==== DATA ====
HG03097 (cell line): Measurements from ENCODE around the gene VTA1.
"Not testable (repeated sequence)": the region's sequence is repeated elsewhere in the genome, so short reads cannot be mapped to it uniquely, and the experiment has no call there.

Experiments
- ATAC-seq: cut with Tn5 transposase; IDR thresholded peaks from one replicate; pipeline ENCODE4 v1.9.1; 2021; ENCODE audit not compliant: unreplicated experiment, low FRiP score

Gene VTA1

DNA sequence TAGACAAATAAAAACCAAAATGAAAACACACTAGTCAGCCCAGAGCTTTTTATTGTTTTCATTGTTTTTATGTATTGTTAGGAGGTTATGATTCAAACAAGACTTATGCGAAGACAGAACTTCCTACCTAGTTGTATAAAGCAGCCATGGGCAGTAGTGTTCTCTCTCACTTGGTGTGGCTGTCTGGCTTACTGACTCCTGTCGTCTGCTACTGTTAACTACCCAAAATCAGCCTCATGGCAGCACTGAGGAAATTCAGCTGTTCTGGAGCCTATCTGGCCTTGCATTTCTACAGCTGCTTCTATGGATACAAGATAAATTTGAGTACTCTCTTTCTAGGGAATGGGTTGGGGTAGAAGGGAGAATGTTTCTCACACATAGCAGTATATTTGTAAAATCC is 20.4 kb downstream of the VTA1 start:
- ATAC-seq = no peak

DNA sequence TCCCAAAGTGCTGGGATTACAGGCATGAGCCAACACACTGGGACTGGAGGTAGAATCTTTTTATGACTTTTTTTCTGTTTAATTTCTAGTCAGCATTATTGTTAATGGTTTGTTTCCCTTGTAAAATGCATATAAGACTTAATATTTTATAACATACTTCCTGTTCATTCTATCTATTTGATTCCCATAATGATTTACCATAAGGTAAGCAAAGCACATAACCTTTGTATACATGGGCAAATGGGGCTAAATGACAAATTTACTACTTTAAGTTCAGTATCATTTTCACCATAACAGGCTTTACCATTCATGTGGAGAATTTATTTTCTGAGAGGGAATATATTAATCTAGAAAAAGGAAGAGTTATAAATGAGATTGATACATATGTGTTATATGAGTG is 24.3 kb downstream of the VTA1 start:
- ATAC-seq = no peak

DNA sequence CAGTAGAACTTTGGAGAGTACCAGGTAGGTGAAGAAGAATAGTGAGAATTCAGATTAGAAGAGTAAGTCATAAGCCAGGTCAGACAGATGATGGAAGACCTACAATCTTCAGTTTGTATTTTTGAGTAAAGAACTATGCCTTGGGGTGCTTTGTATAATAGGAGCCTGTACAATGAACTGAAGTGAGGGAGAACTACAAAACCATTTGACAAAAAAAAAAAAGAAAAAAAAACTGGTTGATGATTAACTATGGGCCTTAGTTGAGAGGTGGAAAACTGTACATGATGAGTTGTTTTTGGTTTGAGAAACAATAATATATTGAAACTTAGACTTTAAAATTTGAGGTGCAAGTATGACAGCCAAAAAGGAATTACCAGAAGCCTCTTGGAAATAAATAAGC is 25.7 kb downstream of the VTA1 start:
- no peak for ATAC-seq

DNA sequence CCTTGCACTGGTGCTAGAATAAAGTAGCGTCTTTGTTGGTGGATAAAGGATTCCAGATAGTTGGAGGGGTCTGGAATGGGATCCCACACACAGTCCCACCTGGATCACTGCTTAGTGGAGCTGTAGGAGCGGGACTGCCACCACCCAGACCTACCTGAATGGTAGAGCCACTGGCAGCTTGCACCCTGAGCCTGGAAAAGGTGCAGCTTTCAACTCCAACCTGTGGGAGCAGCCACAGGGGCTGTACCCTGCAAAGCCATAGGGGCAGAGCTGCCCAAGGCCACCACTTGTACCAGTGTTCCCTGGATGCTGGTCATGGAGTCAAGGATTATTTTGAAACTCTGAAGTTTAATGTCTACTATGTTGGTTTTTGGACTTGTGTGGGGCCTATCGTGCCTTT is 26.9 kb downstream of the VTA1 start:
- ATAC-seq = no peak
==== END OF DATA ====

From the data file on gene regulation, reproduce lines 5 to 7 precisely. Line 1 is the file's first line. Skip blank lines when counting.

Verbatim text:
Gene VTA1

DNA sequence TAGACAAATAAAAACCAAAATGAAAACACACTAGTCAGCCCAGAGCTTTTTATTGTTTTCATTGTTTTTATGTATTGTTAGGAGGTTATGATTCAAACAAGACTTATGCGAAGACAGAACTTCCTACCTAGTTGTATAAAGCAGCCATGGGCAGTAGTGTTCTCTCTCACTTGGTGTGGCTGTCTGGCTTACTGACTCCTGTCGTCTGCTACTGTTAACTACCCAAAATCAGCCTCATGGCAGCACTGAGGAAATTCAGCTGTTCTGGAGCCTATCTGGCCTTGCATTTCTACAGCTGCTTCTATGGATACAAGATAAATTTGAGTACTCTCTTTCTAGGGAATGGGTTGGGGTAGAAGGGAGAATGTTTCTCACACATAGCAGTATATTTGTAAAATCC is 20.4 kb downstream of the VTA1 start:
- ATAC-seq = no peak